As my brother’s mental stability spiraled downwards, my small escapes were all I had.  I had moved back home to watch over him and reclaimed my small bedroom.  I smiled, thinking about the scrapbooks I had filled with ticket stubs and programs, carefully hidden in my dresser drawer.  Then I leaned my head against the cool glass of the bus window so I could tilt my eyes away from the scenery.  The land seemed to have me spellbound, drawing up thoughts from my mind as if I were a well.  I let my thoughts scatter and dissipate, evaporating into fog.  My eyes ran to the seat across from mine, where an older gentleman sat.  He was leaned back in his chair, his mouth open as he breathed the heavy sighs of sleep.  The top half of his dentures had fallen from his gums and left a gap between the closed set of false teeth and the old pink gums covered mostly by his drooping top lip.  The image of his old age was more startling than the memories of my mother’s death, yet I could not look away.  He sat alone in his seat across from me and I wondered if he had been sitting alone his whole life.  I pictured him with a cane, in his nice dress coat and hat, going to dinner alone and ordering the soup.  He would sit at a table meant for two because our society was not made for loneliness.  The empty seat across the table would stare at him, and he would refuse to raise his eyes from his soup to meet its empty arms.  He would go to the park alone and sit on one side of the park bench.  There would be a slight effort to welcome strangers with the empty other half, but he would not be able to look anyone in the eye.  And he would sit in dark theatres alone, surrounded by strangers, but all by himself.  Then he would go home at night, and crawl onto the right side of the bed, leaving the left untouched.  I wondered vaguely why he was journeying to Scotland; my thoughts ran first to suicide.  An attempt to throw himself off a foggy cliff so he would not have to see the end coming until it was there.  I pictured Paul’s imagination running feral in the scenery outside.  Each new mile presented a thousand different ways to die.  Part of me had stopped trying to stop him—the small part that waited just another second before calling the police again, the small part that paused for a few extra moments to watch the blood pooling in the bathtub for the third time, still amazed at its color and volume.  I could draw a circle on my skin and identify the exact point where this part of me existed.  It was just left and north of my belly button, no bigger in width than the size of a ten pence.  I knew it was there because in those moments that small part of me had grown very cold.  I was afraid that it was going to start spreading.  Maybe I hadn’t noticed it when it was the size of a needle head.  Could I have been only vaguely aware when it was just but a five-piece?  Will I notice when it expands to a golf ball?  How about a grapefruit, like a cancerous lump that is urging me to let my brother die?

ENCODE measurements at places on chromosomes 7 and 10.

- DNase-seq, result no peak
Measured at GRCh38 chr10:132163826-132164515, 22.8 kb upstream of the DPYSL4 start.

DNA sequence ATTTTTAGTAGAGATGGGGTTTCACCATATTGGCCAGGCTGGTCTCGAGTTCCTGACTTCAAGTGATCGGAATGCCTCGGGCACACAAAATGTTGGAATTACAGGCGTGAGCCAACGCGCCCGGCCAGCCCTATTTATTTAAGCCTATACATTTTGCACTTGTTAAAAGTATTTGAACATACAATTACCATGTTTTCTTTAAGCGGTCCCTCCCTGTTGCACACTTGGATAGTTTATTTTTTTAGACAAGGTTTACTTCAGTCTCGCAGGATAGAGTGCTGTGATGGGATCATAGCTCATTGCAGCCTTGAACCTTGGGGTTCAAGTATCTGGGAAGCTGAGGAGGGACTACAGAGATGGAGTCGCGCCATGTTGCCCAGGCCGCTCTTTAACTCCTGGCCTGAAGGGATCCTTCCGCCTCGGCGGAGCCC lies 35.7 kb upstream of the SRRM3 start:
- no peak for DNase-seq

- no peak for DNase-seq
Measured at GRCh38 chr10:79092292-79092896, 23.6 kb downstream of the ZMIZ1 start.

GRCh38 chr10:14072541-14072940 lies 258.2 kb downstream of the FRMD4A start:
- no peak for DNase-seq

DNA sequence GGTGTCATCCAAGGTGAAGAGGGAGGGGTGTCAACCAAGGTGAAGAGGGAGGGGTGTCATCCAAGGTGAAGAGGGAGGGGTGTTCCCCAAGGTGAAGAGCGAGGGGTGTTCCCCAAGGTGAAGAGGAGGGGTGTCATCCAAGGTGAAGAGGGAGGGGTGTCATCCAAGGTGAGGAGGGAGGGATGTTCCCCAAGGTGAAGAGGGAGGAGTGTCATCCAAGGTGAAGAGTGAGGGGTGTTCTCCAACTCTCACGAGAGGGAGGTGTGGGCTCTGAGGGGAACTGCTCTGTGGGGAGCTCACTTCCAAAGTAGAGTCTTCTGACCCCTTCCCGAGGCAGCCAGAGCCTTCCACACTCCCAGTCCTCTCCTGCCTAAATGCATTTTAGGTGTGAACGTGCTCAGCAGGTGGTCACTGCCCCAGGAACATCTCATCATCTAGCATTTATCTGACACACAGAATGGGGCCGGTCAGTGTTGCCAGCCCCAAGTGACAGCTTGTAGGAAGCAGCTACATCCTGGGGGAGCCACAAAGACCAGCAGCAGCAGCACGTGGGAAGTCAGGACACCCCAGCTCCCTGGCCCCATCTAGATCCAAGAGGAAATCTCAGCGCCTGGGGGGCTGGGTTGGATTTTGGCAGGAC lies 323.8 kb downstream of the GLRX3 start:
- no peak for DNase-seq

I shifted, uncomfortable in my bus seat.  The padding had worn thin and I could feel the hard plastic underneath me.  The seat had appeared comfortable at first glance, with its tall back and velvet seat covering, but the longer you sat the stiffer your back became, like a seat in the theatre.  The theatre seats are all the same in the end; they look and feel amazing for five to fifteen minutes, then the stiffness starts to spread.  If a show is good, you will not notice this until the interval or the end.  If a show is poor, the stiffness will conquer your mind.  Life on a bus was a poor show with no blackouts.  Yet despite this, it was the largest escape I had ever had.

Theatre had been supplementing my real life for several years now.  I would leave the house each Thursday night, suicide attempt or not, and lose myself in the dark in a theatre.  A play, unlike life, was ephemeral.  If it wasn’t good then it went away.  If an actress died, then not to worry, she would spring back to life again for the curtain call.  Orestes’ mother survived the brutal stabbing and smiled widely with her blood splattered on her face, holding hands with her son.  My only tangibles were the tokens I stored away, hidden alongside neatly folded socks and nightshirts, pages upon pages of escape that I would look over each night before I fell asleep.  And that was enough, that used to be enough.  I could lie in my own dark space on the right side of my bed, and hold my own spotlight over the tickets, and I would be able to dream.